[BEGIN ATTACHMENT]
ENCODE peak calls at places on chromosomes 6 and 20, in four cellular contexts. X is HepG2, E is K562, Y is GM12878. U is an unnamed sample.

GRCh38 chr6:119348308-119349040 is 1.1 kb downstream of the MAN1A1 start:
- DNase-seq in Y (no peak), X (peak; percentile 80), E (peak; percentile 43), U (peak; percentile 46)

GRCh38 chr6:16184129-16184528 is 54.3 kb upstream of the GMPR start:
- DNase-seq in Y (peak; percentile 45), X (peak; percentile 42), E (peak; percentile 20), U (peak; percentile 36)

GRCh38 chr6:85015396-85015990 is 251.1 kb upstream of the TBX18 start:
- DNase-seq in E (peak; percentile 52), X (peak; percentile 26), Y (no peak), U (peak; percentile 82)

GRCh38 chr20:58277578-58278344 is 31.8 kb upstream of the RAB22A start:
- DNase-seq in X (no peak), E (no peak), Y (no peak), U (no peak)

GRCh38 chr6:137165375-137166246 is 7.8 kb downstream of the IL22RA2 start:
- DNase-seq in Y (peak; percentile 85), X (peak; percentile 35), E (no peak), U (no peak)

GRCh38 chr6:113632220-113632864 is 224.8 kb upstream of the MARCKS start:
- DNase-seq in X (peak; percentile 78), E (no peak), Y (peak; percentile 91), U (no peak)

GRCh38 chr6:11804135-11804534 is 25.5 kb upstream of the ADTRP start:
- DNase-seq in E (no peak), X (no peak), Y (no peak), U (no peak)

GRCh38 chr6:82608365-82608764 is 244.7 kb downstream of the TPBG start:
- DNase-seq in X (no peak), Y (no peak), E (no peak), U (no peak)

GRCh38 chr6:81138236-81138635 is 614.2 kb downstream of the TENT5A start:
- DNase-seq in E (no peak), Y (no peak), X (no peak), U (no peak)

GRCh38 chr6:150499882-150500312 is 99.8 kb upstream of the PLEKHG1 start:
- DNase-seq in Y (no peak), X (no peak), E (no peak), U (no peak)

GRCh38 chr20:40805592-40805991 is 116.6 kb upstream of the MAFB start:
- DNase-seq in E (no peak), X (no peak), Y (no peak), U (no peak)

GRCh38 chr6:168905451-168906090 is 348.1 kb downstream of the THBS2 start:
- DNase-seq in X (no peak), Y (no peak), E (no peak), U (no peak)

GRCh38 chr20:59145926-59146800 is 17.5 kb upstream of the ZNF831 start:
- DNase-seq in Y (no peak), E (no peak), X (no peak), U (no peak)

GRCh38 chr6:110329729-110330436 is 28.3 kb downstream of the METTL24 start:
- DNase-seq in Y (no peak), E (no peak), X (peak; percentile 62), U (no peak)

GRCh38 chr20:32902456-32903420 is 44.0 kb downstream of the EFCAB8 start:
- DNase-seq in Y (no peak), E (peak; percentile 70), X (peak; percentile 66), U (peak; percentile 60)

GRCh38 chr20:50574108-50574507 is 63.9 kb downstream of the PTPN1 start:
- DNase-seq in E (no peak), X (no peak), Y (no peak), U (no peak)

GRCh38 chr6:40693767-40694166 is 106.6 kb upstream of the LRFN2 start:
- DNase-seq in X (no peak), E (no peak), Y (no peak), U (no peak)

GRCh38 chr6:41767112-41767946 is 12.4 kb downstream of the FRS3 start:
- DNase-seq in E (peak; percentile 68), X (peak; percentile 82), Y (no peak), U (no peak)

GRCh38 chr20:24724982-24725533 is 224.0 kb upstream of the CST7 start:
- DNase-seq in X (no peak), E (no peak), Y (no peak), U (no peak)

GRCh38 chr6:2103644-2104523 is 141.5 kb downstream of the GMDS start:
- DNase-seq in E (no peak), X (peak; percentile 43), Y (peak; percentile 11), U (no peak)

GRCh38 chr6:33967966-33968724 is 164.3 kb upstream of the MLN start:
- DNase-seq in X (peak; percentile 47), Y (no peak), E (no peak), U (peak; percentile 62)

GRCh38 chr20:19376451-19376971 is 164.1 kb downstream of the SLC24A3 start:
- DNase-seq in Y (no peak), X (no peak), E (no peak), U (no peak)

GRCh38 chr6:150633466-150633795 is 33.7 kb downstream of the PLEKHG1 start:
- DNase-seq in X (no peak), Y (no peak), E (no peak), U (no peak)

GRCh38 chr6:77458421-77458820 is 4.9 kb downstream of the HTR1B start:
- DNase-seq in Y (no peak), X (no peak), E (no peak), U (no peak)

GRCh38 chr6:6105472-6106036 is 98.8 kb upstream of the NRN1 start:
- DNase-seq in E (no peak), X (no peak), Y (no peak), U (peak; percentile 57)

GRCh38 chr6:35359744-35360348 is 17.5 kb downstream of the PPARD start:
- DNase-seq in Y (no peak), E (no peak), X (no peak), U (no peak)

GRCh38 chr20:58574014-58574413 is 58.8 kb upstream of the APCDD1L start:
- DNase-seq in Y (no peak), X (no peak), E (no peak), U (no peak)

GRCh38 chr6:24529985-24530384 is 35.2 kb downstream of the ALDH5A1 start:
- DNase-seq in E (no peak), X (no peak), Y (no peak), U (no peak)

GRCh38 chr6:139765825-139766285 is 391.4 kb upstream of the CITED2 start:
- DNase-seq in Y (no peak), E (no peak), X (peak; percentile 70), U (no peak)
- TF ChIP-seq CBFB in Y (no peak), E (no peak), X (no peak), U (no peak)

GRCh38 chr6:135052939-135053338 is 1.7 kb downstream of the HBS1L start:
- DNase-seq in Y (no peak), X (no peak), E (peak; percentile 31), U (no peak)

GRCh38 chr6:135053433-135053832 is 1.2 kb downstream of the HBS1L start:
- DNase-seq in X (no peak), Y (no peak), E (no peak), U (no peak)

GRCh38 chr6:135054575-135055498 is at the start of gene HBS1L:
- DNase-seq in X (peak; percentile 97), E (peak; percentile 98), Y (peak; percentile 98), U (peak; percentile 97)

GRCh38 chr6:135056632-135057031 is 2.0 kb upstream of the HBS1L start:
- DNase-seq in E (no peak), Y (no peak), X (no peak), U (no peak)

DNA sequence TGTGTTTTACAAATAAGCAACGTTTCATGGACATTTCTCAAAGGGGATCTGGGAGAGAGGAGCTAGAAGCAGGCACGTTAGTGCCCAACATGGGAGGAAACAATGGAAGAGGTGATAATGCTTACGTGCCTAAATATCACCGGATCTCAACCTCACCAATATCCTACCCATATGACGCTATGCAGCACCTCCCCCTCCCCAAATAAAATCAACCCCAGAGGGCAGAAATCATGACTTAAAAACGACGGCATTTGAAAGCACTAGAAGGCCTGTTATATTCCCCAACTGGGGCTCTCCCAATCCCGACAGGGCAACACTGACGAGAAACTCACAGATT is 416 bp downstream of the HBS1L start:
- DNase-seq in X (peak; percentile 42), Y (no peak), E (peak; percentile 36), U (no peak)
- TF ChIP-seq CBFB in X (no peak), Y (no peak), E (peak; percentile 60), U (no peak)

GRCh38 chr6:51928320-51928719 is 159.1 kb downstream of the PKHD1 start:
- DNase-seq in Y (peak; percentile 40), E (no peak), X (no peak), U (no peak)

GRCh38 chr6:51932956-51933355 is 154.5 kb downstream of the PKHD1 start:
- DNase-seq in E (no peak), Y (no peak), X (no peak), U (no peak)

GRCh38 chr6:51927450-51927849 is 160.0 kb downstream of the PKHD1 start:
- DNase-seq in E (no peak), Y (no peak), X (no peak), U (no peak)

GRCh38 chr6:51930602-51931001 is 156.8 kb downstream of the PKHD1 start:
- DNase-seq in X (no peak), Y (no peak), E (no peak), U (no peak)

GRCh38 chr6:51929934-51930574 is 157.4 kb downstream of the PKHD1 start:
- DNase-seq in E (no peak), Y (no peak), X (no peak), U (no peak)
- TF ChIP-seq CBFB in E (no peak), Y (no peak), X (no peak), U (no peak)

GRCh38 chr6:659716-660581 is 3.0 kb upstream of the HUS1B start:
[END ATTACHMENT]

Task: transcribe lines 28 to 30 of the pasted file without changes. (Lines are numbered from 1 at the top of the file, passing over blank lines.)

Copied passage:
GRCh38 chr6:110329729-110330436 is 28.3 kb downstream of the METTL24 start:
- DNase-seq in Y (no peak), E (no peak), X (peak; percentile 62), U (no peak)

GRCh38 chr20:32902456-32903420 is 44.0 kb downstream of the EFCAB8 start: